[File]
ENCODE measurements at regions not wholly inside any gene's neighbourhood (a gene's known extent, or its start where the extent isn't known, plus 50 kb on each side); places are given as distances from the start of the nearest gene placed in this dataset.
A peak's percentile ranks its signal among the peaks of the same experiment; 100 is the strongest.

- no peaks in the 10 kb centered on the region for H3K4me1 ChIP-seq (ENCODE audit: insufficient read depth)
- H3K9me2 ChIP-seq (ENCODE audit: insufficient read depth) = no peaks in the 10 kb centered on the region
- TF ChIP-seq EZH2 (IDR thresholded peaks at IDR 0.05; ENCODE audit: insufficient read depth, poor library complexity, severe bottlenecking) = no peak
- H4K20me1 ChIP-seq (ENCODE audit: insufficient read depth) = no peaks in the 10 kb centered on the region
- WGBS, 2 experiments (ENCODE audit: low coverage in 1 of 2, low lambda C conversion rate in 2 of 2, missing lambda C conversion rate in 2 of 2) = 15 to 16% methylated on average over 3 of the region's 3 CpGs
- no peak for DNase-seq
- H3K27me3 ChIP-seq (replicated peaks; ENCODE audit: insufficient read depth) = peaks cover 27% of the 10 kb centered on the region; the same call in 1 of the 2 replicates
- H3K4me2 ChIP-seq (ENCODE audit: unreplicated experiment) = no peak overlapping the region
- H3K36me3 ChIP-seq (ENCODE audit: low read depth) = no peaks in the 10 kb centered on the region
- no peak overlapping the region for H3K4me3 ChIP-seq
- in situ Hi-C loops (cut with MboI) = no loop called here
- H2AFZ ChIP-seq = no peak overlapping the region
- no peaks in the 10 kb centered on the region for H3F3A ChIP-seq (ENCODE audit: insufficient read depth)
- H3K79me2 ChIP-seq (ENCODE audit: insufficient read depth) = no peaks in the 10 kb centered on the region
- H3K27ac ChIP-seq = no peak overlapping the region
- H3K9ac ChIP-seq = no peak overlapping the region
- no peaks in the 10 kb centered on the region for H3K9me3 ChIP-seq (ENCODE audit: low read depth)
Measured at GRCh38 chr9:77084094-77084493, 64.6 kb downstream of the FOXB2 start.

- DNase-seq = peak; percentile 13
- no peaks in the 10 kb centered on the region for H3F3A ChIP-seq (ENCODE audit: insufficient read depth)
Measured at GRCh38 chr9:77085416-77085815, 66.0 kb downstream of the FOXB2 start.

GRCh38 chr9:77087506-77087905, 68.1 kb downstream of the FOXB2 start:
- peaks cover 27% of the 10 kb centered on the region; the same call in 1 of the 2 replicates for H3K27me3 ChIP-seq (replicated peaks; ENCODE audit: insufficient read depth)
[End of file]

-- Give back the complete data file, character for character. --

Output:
ENCODE measurements at regions not wholly inside any gene's neighbourhood (a gene's known extent, or its start where the extent isn't known, plus 50 kb on each side); places are given as distances from the start of the nearest gene placed in this dataset.
A peak's percentile ranks its signal among the peaks of the same experiment; 100 is the strongest.

- no peaks in the 10 kb centered on the region for H3K4me1 ChIP-seq (ENCODE audit: insufficient read depth)
- H3K9me2 ChIP-seq (ENCODE audit: insufficient read depth) = no peaks in the 10 kb centered on the region
- TF ChIP-seq EZH2 (IDR thresholded peaks at IDR 0.05; ENCODE audit: insufficient read depth, poor library complexity, severe bottlenecking) = no peak
- H4K20me1 ChIP-seq (ENCODE audit: insufficient read depth) = no peaks in the 10 kb centered on the region
- WGBS, 2 experiments (ENCODE audit: low coverage in 1 of 2, low lambda C conversion rate in 2 of 2, missing lambda C conversion rate in 2 of 2) = 15 to 16% methylated on average over 3 of the region's 3 CpGs
- no peak for DNase-seq
- H3K27me3 ChIP-seq (replicated peaks; ENCODE audit: insufficient read depth) = peaks cover 27% of the 10 kb centered on the region; the same call in 1 of the 2 replicates
- H3K4me2 ChIP-seq (ENCODE audit: unreplicated experiment) = no peak overlapping the region
- H3K36me3 ChIP-seq (ENCODE audit: low read depth) = no peaks in the 10 kb centered on the region
- no peak overlapping the region for H3K4me3 ChIP-seq
- in situ Hi-C loops (cut with MboI) = no loop called here
- H2AFZ ChIP-seq = no peak overlapping the region
- no peaks in the 10 kb centered on the region for H3F3A ChIP-seq (ENCODE audit: insufficient read depth)
- H3K79me2 ChIP-seq (ENCODE audit: insufficient read depth) = no peaks in the 10 kb centered on the region
- H3K27ac ChIP-seq = no peak overlapping the region
- H3K9ac ChIP-seq = no peak overlapping the region
- no peaks in the 10 kb centered on the region for H3K9me3 ChIP-seq (ENCODE audit: low read depth)
Measured at GRCh38 chr9:77084094-77084493, 64.6 kb downstream of the FOXB2 start.

- DNase-seq = peak; percentile 13
- no peaks in the 10 kb centered on the region for H3F3A ChIP-seq (ENCODE audit: insufficient read depth)
Measured at GRCh38 chr9:77085416-77085815, 66.0 kb downstream of the FOXB2 start.

GRCh38 chr9:77087506-77087905, 68.1 kb downstream of the FOXB2 start:
- peaks cover 27% of the 10 kb centered on the region; the same call in 1 of the 2 replicates for H3K27me3 ChIP-seq (replicated peaks; ENCODE audit: insufficient read depth)